Need for cognition and false memory: Can one's natural processing style be manipulated by external factors?
The purpose of this experiment was to provide an enhanced understanding of need for cognition (NFC) and its influence on one's memory accuracy. People who are high in NFC tend to put more cognitive effort into their mental processes than their low-NFC counterparts. To determine whether one's natural processing tendencies, as determined by NFC, can be influenced by external factors, manipulations to levels of processing were added. Participants viewed word lists from the Deese-Roediger-McDermott (DRM) paradigm and were instructed to process half of the DRM lists deeply and the other half shallowly. After all the lists were presented, participants completed 3 successive recall tests. The deep processing condition produced higher rates of false memories for both NFC groups than the shallow processing condition. In addition, the high-NFC group produced higher rates of target recall in both the deep and shallow conditions than the low-NFC group. However, the high-NFC group also produced higher rates of false recall for the shallowly processed lists. These data indicate that high-NFC people exhibit enhanced target recall for word lists, which may come at the expense of overall accuracy due to the increase of false recall.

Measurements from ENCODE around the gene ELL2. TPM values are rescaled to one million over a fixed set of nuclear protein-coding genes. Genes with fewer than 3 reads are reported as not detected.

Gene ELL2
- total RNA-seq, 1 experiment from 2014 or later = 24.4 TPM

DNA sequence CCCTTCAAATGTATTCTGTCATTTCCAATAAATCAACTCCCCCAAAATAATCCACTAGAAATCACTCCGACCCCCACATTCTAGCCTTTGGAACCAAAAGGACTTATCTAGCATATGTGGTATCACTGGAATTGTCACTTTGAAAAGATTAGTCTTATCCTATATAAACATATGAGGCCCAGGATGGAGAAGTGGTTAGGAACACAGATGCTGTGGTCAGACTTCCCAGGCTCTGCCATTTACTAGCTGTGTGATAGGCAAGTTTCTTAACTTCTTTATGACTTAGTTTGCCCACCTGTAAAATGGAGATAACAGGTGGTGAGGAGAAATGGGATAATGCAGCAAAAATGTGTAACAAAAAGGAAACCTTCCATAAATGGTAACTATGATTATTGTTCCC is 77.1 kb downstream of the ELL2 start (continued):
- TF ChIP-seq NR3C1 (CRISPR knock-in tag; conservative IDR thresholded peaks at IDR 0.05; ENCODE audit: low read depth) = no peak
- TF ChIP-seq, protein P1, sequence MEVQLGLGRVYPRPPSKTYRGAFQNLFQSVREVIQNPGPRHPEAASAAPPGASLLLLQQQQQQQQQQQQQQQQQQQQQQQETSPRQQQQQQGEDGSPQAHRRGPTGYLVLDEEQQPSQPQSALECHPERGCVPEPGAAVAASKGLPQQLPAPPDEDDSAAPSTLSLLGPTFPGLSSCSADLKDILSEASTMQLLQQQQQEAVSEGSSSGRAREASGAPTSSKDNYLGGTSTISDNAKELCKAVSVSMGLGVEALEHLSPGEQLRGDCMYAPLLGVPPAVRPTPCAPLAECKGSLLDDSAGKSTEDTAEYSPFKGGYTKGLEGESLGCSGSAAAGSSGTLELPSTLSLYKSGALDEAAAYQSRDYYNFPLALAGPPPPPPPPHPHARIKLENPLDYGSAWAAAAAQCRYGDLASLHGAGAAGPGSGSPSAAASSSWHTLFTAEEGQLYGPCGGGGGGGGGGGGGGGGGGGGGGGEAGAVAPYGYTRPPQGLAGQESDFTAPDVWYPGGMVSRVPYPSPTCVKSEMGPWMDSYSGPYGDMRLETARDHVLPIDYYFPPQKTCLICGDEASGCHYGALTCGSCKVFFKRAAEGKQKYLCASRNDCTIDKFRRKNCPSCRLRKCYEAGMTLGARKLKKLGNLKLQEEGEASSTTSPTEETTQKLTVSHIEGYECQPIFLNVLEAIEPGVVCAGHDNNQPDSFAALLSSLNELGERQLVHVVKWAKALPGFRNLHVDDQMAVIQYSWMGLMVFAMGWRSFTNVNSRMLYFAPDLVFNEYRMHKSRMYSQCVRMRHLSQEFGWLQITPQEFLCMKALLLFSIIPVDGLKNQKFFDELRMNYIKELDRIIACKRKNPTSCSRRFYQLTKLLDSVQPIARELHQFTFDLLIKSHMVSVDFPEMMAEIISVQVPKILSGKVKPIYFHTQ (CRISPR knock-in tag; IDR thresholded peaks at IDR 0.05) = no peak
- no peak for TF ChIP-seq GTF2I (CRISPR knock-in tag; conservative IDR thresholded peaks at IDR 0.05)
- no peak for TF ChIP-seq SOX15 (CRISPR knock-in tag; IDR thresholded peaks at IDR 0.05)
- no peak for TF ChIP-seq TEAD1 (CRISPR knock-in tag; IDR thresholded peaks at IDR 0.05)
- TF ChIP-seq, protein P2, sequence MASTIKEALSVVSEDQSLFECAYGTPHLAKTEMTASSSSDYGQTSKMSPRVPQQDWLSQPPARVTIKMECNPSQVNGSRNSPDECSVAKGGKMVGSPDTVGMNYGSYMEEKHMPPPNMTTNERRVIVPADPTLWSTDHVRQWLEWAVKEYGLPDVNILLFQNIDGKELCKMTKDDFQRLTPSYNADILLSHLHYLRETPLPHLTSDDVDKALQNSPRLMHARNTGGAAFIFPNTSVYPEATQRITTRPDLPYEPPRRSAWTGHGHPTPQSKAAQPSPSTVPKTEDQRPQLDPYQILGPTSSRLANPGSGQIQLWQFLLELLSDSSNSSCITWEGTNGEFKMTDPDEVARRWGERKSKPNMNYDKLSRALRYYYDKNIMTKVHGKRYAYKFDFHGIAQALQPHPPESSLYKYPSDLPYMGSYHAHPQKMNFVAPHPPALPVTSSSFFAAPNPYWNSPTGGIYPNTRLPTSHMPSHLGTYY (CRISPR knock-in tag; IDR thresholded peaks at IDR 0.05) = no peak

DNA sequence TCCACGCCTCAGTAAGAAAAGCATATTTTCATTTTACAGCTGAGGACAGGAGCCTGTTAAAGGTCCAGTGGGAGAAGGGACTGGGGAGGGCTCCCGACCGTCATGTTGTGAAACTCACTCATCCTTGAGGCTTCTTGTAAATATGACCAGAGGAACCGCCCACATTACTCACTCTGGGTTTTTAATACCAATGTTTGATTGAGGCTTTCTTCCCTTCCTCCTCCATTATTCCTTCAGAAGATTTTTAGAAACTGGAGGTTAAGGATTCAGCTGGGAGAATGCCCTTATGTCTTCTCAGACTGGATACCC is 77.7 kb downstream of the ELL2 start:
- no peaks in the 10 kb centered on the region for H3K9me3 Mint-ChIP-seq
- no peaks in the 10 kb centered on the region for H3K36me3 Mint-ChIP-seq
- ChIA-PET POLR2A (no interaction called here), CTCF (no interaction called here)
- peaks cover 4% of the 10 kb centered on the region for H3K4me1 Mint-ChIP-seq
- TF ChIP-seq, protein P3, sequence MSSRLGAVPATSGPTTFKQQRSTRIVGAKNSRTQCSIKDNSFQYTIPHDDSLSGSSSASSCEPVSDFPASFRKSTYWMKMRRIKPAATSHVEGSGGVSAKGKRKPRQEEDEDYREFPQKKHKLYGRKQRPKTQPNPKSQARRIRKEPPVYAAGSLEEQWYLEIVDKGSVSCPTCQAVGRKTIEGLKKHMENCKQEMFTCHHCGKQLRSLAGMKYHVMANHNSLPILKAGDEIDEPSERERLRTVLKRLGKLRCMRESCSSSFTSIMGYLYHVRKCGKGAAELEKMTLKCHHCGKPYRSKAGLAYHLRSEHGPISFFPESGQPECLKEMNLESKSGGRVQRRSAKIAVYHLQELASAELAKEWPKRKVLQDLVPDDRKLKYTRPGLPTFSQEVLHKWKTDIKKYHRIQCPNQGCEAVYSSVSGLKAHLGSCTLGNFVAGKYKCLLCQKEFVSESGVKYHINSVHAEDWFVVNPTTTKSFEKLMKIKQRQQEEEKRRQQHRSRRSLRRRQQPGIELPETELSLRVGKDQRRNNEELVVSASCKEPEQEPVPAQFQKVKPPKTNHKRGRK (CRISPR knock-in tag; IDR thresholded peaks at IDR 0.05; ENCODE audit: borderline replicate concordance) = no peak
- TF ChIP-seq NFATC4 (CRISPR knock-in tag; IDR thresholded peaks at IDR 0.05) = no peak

American Journal of Psychology
Digital Object Identifier (DOI)
Wootan, & Leding, J. K. (2015). Need for Cognition and False Memory: Can One’s Natural Processing Style Be Manipulated by External Factors? The American Journal of Psychology, 128(4), 459–468. https://doi.org/10.5406/amerjpsyc.128.4.0459